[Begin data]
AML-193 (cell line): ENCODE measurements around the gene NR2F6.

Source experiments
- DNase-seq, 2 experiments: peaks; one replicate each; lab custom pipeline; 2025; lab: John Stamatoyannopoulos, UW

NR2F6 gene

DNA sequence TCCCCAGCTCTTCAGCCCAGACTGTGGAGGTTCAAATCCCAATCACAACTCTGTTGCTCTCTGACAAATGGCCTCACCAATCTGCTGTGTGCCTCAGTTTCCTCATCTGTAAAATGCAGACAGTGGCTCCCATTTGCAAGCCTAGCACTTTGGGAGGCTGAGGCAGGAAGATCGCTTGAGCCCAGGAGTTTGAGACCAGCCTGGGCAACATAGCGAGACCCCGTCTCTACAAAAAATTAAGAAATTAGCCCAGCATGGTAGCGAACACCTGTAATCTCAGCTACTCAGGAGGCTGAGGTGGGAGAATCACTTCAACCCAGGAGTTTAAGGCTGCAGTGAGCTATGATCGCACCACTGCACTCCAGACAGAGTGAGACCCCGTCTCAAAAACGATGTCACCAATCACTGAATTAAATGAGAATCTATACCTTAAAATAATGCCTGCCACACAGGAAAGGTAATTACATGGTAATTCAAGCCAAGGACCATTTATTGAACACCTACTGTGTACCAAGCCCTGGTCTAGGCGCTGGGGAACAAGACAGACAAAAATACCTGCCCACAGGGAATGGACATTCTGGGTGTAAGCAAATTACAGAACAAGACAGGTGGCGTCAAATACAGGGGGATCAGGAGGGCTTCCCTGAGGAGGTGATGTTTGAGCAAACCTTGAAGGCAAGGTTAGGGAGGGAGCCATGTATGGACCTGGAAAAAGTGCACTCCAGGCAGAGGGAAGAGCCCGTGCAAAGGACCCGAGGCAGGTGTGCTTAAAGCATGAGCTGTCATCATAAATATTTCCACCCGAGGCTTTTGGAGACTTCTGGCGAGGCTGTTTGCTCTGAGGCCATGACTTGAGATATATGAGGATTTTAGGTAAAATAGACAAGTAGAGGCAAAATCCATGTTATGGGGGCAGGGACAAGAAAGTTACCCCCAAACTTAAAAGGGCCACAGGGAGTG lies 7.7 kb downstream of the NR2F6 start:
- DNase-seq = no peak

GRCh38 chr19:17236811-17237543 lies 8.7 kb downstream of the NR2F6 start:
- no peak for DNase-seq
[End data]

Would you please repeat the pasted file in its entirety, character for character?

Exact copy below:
AML-193 (cell line): ENCODE measurements around the gene NR2F6.

Source experiments
- DNase-seq, 2 experiments: peaks; one replicate each; lab custom pipeline; 2025; lab: John Stamatoyannopoulos, UW

NR2F6 gene

DNA sequence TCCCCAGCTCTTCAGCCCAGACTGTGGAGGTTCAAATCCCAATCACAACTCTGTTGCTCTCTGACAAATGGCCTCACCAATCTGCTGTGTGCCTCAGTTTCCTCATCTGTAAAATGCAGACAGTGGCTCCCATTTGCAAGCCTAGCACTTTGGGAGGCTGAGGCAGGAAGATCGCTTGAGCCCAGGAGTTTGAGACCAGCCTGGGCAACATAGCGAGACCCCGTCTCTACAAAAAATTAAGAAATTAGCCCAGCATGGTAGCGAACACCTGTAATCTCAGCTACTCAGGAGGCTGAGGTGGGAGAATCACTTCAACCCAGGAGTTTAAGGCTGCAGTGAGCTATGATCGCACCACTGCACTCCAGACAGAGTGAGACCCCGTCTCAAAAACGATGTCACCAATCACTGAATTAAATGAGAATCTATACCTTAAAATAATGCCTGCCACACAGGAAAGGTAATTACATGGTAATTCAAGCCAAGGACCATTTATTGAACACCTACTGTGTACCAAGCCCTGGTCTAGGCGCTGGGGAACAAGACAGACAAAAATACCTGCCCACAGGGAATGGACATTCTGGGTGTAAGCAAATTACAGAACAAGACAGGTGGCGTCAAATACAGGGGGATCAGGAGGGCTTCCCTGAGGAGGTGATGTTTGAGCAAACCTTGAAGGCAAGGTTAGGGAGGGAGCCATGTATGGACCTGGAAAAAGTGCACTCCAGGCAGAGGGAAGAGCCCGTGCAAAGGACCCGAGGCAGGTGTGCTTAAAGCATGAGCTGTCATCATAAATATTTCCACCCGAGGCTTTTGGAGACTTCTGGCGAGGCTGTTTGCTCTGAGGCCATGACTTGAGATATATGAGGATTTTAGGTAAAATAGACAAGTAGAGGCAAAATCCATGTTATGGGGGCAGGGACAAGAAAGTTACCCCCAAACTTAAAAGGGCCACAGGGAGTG lies 7.7 kb downstream of the NR2F6 start:
- DNase-seq = no peak

GRCh38 chr19:17236811-17237543 lies 8.7 kb downstream of the NR2F6 start:
- no peak for DNase-seq